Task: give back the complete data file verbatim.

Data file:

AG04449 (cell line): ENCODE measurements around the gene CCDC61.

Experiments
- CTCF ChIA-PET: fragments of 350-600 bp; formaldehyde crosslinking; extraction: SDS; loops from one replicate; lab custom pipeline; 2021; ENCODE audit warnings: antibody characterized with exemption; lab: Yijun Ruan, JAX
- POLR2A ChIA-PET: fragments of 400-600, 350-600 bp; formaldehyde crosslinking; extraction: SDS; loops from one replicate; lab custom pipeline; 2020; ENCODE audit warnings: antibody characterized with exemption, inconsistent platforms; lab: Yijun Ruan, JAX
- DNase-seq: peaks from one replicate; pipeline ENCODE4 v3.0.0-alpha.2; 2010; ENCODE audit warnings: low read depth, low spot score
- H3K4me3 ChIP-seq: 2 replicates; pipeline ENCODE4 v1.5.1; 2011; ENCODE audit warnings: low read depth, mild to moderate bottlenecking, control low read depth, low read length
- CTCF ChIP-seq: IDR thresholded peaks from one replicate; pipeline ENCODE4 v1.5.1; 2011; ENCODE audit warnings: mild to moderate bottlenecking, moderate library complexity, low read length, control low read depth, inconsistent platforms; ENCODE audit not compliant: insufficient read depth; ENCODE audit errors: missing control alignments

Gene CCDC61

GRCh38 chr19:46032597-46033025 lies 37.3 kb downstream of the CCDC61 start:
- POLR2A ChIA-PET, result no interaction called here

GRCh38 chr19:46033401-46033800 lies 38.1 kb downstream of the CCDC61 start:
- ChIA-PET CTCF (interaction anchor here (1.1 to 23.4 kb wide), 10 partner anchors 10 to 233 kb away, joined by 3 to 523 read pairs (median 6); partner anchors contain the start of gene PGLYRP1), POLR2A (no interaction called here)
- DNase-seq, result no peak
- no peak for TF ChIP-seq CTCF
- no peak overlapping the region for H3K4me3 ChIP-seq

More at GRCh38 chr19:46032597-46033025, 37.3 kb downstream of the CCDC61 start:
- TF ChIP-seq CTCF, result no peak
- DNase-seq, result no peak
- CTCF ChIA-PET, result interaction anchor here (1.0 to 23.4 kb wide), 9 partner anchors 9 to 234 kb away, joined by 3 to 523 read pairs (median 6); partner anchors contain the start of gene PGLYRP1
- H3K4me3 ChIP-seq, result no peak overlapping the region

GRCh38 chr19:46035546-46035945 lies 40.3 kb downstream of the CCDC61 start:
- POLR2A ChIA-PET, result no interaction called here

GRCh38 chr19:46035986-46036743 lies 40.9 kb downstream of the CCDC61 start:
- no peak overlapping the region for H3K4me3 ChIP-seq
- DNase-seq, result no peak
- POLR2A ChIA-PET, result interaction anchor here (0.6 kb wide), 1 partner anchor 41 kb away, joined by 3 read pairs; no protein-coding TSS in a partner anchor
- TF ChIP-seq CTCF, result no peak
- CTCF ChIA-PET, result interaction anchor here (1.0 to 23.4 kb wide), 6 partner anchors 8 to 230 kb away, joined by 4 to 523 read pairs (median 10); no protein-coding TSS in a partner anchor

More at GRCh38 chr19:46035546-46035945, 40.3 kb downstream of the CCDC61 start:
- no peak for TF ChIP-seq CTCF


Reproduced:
AG04449 (cell line): ENCODE measurements around the gene CCDC61.

Experiments
- CTCF ChIA-PET: fragments of 350-600 bp; formaldehyde crosslinking; extraction: SDS; loops from one replicate; lab custom pipeline; 2021; ENCODE audit warnings: antibody characterized with exemption; lab: Yijun Ruan, JAX
- POLR2A ChIA-PET: fragments of 400-600, 350-600 bp; formaldehyde crosslinking; extraction: SDS; loops from one replicate; lab custom pipeline; 2020; ENCODE audit warnings: antibody characterized with exemption, inconsistent platforms; lab: Yijun Ruan, JAX
- DNase-seq: peaks from one replicate; pipeline ENCODE4 v3.0.0-alpha.2; 2010; ENCODE audit warnings: low read depth, low spot score
- H3K4me3 ChIP-seq: 2 replicates; pipeline ENCODE4 v1.5.1; 2011; ENCODE audit warnings: low read depth, mild to moderate bottlenecking, control low read depth, low read length
- CTCF ChIP-seq: IDR thresholded peaks from one replicate; pipeline ENCODE4 v1.5.1; 2011; ENCODE audit warnings: mild to moderate bottlenecking, moderate library complexity, low read length, control low read depth, inconsistent platforms; ENCODE audit not compliant: insufficient read depth; ENCODE audit errors: missing control alignments

Gene CCDC61

GRCh38 chr19:46032597-46033025 lies 37.3 kb downstream of the CCDC61 start:
- POLR2A ChIA-PET, result no interaction called here

GRCh38 chr19:46033401-46033800 lies 38.1 kb downstream of the CCDC61 start:
- ChIA-PET CTCF (interaction anchor here (1.1 to 23.4 kb wide), 10 partner anchors 10 to 233 kb away, joined by 3 to 523 read pairs (median 6); partner anchors contain the start of gene PGLYRP1), POLR2A (no interaction called here)
- DNase-seq, result no peak
- no peak for TF ChIP-seq CTCF
- no peak overlapping the region for H3K4me3 ChIP-seq

More at GRCh38 chr19:46032597-46033025, 37.3 kb downstream of the CCDC61 start:
- TF ChIP-seq CTCF, result no peak
- DNase-seq, result no peak
- CTCF ChIA-PET, result interaction anchor here (1.0 to 23.4 kb wide), 9 partner anchors 9 to 234 kb away, joined by 3 to 523 read pairs (median 6); partner anchors contain the start of gene PGLYRP1
- H3K4me3 ChIP-seq, result no peak overlapping the region

GRCh38 chr19:46035546-46035945 lies 40.3 kb downstream of the CCDC61 start:
- POLR2A ChIA-PET, result no interaction called here

GRCh38 chr19:46035986-46036743 lies 40.9 kb downstream of the CCDC61 start:
- no peak overlapping the region for H3K4me3 ChIP-seq
- DNase-seq, result no peak
- POLR2A ChIA-PET, result interaction anchor here (0.6 kb wide), 1 partner anchor 41 kb away, joined by 3 read pairs; no protein-coding TSS in a partner anchor
- TF ChIP-seq CTCF, result no peak
- CTCF ChIA-PET, result interaction anchor here (1.0 to 23.4 kb wide), 6 partner anchors 8 to 230 kb away, joined by 4 to 523 read pairs (median 10); no protein-coding TSS in a partner anchor

More at GRCh38 chr19:46035546-46035945, 40.3 kb downstream of the CCDC61 start:
- no peak for TF ChIP-seq CTCF